It was the moment hundreds of olive oil producers from around the world had been waiting for. In front of an excited crowd at the International Culinary Center in New York City at 6:00 PM tonight, Curtis Cord, president of the New York International Olive Oil Competition (NYIOOC), announced the best olive oils in the world for 2015.
This week, olive oil producers, marketers, food industry professionals and press gathered in SoHo for the third annual NYIOOC Conference. They were joined by viewers worldwide tuning into the live-streamed broadcast.
See more: The Complete Results of the 2015 New York International Olive Oil Competition
Despite one of the roughest harvest seasons in recent memory in many regions, especially in southern Italy, 671 olive oils vied for the coveted Gold, Silver and Best in Class awards, and to be among the best olive oils in the world, as the winners of the yearly contest are known.
Full results are available on the official website, bestoliveoils.com…. The site details each winning oil’s unique features, judges’ tasting notes and links to producers’ websites and points of sale.
The NYIOOC draws the most renowned judges — top expert tasters from nine countries. The 2015 panel was lead by Dr. Giuseppe Di Lecce, Food Chemistry Department, Eurofins Chemical Control; Eleftheria Germanaki, panel supervisor, Greek Accreditation Authority, and Dr. Brígida Jímenez Herrera, director, IFAPA de Cabra.
The professional tasters spent three days meticulously scrutinizing each entry, one by one. “They understand the need to recognize excellence for us all,” said NYIOOC president Curtis Cord. “These are the best judges in the world. They are completely committed to this important task.”
Cord explained the difficulty of winning with a baseball analogy: “Most people in this town will tell you the Yankees are the best team in the world. And it was true, in 2009. But in 2014 they were not the best, the San Francisco Giants were. This year, they’ll try again. Like baseball, you can’t rest on your laurels. Each year is a new season with a new set of challenges.”
“Every harvest, olive oil producers face climate change, fluctuations of their olive trees, and countless steps along the way where plenty can go wrong,” Cord added. “When things do go wrong, we have 15 of the most highly trained experts in the world to detect that.”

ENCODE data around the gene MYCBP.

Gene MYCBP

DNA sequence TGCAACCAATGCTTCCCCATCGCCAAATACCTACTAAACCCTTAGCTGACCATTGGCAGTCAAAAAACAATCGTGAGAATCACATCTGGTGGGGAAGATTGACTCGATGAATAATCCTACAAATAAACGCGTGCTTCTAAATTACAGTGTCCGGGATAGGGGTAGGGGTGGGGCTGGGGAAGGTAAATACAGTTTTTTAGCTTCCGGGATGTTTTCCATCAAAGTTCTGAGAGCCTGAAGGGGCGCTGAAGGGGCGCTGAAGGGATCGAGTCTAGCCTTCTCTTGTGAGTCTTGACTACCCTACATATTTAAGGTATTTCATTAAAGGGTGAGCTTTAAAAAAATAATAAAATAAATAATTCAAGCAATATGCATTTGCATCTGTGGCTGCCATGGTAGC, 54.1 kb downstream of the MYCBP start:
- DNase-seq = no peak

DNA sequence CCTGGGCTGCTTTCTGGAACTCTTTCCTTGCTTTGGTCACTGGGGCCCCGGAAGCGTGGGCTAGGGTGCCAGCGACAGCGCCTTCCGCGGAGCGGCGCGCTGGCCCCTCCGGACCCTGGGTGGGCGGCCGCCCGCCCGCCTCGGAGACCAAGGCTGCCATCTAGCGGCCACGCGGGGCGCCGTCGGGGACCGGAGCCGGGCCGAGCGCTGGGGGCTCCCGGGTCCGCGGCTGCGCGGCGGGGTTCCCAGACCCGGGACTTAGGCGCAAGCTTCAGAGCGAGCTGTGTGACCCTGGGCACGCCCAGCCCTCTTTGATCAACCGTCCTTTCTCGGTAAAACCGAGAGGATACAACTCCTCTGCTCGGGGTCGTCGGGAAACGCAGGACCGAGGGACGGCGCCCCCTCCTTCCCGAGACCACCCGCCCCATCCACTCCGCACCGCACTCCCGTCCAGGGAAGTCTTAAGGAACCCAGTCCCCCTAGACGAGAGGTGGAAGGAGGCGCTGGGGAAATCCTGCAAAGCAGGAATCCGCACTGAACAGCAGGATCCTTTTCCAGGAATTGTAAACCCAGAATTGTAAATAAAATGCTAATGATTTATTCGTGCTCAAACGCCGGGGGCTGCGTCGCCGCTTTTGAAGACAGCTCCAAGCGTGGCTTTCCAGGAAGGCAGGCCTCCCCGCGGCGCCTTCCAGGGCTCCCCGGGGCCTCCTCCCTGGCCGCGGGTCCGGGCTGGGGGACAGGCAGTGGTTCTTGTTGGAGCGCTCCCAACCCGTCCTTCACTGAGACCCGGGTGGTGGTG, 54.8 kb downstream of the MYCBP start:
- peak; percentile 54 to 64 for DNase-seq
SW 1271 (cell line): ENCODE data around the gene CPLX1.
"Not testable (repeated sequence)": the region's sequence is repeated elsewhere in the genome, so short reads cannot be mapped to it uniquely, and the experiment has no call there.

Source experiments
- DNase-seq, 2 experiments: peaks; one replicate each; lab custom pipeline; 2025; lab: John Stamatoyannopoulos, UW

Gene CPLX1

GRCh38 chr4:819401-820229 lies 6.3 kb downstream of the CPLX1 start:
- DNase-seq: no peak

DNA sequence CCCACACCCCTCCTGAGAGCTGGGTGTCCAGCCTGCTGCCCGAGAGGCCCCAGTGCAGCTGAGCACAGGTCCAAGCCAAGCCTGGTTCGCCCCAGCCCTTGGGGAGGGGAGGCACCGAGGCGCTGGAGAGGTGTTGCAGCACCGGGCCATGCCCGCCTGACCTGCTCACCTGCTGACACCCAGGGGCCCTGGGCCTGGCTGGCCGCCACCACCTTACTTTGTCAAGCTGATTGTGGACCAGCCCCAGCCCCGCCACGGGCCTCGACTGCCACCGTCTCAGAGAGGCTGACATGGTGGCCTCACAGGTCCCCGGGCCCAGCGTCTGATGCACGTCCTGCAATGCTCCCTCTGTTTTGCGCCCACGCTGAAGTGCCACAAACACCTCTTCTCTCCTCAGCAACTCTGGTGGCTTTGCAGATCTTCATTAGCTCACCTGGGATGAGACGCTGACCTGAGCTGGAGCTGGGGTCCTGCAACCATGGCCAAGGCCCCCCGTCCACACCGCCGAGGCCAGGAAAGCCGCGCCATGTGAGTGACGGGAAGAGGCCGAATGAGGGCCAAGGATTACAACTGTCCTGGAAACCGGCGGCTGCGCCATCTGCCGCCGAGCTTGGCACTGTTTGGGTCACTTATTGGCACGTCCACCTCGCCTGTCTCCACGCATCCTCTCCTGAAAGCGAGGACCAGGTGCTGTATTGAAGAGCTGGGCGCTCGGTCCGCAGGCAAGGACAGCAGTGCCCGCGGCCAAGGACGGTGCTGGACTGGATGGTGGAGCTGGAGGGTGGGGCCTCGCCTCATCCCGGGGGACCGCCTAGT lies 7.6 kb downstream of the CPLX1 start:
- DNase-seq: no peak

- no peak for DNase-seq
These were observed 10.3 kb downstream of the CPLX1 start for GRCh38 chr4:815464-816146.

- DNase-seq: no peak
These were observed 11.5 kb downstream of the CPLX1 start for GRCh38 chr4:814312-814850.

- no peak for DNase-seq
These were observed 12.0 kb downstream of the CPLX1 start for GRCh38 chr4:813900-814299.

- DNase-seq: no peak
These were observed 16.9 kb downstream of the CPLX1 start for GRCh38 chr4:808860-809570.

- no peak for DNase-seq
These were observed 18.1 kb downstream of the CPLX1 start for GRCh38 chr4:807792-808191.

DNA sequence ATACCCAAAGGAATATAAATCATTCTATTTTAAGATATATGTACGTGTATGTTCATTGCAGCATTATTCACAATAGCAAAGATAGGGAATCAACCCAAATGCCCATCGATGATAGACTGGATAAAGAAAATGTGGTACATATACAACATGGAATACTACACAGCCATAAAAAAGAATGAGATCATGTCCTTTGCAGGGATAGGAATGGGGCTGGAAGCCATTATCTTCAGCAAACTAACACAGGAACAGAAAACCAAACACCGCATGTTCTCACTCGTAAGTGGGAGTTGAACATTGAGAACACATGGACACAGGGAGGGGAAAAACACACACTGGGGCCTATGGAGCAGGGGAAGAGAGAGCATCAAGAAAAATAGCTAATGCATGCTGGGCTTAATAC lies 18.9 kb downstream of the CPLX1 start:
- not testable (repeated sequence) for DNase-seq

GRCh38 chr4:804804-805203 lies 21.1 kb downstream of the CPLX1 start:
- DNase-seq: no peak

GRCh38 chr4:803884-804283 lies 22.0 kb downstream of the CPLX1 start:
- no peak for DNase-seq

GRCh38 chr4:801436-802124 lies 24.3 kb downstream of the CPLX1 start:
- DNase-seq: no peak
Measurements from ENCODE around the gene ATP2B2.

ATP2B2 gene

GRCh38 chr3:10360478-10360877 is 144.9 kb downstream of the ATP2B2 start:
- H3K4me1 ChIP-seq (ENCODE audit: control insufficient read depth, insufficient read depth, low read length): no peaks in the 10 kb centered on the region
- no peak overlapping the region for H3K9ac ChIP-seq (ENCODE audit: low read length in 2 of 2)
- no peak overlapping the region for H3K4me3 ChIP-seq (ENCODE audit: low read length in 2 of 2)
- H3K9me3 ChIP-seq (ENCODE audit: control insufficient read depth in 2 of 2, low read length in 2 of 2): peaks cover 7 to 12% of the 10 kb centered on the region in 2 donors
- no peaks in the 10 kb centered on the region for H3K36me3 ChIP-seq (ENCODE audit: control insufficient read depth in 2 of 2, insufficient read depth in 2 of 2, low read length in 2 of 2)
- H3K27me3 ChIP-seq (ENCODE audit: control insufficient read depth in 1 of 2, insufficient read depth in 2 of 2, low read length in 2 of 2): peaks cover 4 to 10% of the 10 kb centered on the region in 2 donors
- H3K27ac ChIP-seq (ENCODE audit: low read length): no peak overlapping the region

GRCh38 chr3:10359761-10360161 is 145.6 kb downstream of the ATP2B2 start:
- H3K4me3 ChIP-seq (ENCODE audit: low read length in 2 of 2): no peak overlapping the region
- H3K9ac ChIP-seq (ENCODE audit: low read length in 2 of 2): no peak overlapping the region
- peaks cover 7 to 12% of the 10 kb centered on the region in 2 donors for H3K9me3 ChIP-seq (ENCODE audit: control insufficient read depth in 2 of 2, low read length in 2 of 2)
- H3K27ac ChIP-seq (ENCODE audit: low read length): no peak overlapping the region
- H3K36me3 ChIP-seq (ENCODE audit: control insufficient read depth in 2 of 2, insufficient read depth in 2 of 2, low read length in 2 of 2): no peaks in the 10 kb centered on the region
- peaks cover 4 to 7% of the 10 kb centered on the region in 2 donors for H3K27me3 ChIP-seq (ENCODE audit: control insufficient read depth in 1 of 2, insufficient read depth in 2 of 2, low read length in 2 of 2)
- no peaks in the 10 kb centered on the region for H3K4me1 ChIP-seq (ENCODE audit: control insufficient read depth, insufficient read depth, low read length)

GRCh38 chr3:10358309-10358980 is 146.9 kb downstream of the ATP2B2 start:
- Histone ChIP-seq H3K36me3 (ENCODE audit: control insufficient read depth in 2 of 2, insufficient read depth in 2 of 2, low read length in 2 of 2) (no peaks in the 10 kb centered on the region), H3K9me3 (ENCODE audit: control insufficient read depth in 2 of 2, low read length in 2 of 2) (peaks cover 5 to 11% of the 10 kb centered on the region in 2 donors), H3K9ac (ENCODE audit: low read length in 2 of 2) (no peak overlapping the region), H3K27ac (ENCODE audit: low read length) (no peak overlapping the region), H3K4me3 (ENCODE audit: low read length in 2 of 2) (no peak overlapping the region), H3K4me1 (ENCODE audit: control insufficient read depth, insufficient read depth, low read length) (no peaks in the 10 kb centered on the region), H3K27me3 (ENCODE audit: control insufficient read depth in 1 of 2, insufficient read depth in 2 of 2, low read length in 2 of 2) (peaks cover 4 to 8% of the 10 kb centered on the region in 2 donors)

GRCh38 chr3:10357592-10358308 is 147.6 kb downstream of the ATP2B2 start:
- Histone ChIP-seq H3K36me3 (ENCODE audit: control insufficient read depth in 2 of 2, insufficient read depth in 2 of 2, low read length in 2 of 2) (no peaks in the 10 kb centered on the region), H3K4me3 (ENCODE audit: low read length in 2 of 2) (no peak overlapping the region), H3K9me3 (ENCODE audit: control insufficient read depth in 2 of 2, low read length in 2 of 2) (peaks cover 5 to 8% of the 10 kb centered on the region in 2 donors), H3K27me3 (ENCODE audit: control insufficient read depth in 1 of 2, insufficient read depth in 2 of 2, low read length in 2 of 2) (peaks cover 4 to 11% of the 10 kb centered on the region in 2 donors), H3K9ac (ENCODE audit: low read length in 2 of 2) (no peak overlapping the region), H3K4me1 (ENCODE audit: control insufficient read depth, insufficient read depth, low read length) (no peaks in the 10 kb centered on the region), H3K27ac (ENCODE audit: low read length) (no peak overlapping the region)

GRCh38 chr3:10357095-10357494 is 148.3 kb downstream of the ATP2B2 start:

“That’s why this competition is an annual event — and the resulting list of winners represent the best olive oils for 2015 — not last year’s, not next year’s.”
Of the NYIOOC olive oil contenders, 49 percent were found to exhibit defects. The submissions from Italy were down by about one third this year due to a season of unprecedented environmental challenges; entries were up from most other countries.
In total, the judges named 251 award-winning olive oils. Spain’s oils won the most prizes, followed by those from Italy, USA, Greece and Portugal. Spain achieved awards with 54 percent of their entries, Italy with 43 percent, the USA with 41 percent and Greece with 21 percent.
Cord presented trophies to several olive oil producers in attendance, including Albea Blanca from Spain, a new company just eight months old. Albea Blanca submitted four oils, and won three Gold and one Silver Award. There were tears of joy.
The Australian producer, Boundary Bend, took home the highest-ever number of awards with nine, including two Best in Class, for its Cobram Estate oils produced in Australia and the United States — an achievement Cord called “simply astounding.”
Many consumers are deeply confused about olive oil. They want to know where to find product they can trust to deliver the quality they pay for. The list of NYIOOC winners provides a reliable resource for retailers, distributors, chefs and consumers looking for high quality olive oils.